Date of Graduation

Spring 2011


Master of Science in Defense and Strategic Studies


Defense and Strategic Studies

Committee Chair

Christopher Harmon


cocaine, counternarcotics, crime-terror nexus, crop eradication, drug trafficking organizations, insurgents, opium, war on drugs, war on terror

Subject Categories

Defense and Security Studies


This paper evaluates US counternarcotics strategies in two major source countries—Colombia and Afghanistan—and one major transit country for narcotics—Mexico. All three case studies present different blends of culture, history, US relations, and narcoterrorism. US counternarcotics strategies involve eradication, interdiction, alternative development, and integrating host nation law enforcement with military capabilities. All of these have been used at varying capacities in the three countries. Integrating counternarcotics strategies into counterinsurgency operations in Afghanistan and Colombia contributed to counterinsurgency (COIN) success, but not counternarcotics where Afghan opium and Andean cocaine exports remain relatively stable. Integrating COIN into counternarcotics in Colombia has yielded more military-law enforcement cooperation than integrating counternarcotics into COIN in Afghanistan. US counternarcotics strategy in Mexico depends on border control and military training and equipment; monetary aid and alternative development remain scant compared to Colombia and Afghanistan. US drug imports partially stabilized but continue to flow through the US-Mexican border. This thesis delves further into the crime-terror nexus detailing the illegally armed groups involved, the metrics for success, and future strategy considerations and concludes that counternarcotics success depends on the strategic context and the cultures involved.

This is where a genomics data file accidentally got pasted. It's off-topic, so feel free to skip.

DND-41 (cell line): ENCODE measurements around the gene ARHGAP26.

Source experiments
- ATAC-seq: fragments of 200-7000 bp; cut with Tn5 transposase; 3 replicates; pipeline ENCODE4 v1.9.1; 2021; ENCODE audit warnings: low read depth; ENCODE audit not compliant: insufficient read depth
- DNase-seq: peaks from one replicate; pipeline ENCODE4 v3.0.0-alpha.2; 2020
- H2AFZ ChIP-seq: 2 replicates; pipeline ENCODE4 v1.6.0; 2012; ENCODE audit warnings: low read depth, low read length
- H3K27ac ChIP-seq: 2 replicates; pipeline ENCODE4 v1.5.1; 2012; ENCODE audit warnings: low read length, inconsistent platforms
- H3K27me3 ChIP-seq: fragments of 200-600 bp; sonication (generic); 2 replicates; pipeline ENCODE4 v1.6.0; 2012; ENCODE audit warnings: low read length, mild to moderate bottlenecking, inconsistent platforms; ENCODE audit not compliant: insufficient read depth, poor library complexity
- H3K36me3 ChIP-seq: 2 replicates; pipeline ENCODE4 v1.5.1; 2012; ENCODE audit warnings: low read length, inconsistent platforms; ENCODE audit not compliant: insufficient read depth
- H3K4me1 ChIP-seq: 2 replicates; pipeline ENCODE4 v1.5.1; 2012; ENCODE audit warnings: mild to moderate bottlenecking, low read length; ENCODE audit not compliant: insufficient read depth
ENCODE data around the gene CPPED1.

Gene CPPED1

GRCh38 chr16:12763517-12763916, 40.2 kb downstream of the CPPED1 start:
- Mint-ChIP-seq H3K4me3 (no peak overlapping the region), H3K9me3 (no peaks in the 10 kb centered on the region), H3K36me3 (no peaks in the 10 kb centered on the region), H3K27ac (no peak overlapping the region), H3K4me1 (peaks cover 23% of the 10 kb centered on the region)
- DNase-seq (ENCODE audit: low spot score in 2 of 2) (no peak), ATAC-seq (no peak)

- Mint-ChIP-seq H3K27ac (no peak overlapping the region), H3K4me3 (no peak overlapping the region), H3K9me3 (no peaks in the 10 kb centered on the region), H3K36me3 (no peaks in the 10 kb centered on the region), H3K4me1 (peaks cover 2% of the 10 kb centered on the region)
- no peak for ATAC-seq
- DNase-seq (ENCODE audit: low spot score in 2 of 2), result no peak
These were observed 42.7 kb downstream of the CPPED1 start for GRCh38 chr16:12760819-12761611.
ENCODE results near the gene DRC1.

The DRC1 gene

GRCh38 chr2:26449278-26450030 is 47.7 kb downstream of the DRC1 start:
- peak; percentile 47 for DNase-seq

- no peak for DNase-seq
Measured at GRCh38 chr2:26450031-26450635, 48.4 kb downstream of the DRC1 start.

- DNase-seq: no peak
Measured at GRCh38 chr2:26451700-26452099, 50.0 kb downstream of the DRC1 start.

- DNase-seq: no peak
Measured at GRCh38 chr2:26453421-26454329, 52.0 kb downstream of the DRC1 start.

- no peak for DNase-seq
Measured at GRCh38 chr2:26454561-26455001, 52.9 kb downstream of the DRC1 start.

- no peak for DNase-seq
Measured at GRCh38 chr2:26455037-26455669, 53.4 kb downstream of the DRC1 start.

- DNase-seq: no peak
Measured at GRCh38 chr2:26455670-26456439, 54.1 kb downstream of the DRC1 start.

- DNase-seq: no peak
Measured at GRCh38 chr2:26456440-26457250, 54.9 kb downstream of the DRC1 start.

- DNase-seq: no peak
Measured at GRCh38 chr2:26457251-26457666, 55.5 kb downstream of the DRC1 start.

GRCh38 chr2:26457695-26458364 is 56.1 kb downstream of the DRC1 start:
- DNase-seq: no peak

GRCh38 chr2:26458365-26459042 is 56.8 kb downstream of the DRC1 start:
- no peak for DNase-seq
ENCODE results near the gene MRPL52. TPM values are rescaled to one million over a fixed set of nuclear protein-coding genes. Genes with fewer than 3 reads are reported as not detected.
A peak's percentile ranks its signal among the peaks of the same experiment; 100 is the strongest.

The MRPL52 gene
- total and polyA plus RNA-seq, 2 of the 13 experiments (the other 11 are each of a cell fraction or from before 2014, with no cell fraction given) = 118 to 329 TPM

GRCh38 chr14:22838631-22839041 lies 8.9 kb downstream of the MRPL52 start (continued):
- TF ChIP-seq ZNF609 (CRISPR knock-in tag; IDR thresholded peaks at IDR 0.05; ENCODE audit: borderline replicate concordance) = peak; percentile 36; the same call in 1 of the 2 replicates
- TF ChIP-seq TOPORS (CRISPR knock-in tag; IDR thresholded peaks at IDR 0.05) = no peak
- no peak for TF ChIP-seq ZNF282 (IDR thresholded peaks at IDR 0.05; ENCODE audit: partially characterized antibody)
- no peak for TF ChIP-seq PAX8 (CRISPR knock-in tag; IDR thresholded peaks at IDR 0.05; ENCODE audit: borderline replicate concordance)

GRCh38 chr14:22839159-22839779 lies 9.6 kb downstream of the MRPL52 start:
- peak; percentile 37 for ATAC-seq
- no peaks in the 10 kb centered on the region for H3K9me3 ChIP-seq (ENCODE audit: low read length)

© Mark Edward Limbo

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